how high on pressure are you running for cross? If you're running higher than levels where you pinch flat why not just run with tubes?
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Old 08-18-17, 12:00 PM
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You don't have to scrape and scrub the tire... just every so often (6 months or so), or when you notice you have a tire that's not sealing, you have to pop it off the rim and add more sealer.

You still carry the tube and co2 (and a decent sized tyvek boot). You just very seldom have to use it.

Buy a box of nitrile gloves. Makes drivetrain and tubless service less annoying.

I personally find that working indoors over good floors, that I find it messy and annoying. But in a garage, wearing work clothes, at a workbench... it's really not messy at all.
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Old 08-18-17, 12:07 PM
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Originally Posted by redlude97 View Post
how high on pressure are you running for cross? If you're running higher than levels where you pinch flat why not just run with tubes?
With this setup I'm not quite sure where I will wind up with regard to pressure. I'm more curious to see how these wheels will work out (and the color of the wheels totally clashes with the color of the bike in a cool way, so there are some positives. lol) than anything. Hopefully I can get a set of tubular wheels fairly soon. If it makes more sense to go tubes I will just do that too.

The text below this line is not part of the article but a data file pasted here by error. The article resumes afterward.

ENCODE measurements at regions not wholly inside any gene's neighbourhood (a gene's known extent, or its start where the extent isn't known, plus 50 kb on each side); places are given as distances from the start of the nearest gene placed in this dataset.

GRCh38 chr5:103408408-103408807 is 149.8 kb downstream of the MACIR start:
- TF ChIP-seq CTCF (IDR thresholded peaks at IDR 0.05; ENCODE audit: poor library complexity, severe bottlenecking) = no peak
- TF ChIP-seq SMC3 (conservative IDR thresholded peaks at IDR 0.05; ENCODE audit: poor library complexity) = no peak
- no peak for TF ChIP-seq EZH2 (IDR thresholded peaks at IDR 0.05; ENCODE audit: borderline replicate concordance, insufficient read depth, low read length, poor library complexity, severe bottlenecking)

The one thing using tubeless does do for me is get me less flats. When I was mountain biking with tubes I used to get flats every other ride or something ridiculous. Now that I'm tubeless I can't honestly remember the last flat I got on the trail. My cross bike is also my gravel bike so being able to fend off flats is another consideration.


In fact, I just got a flat on this bike the other day using tubes while just out riding around. Hopefully tubeless with fix a lot of those.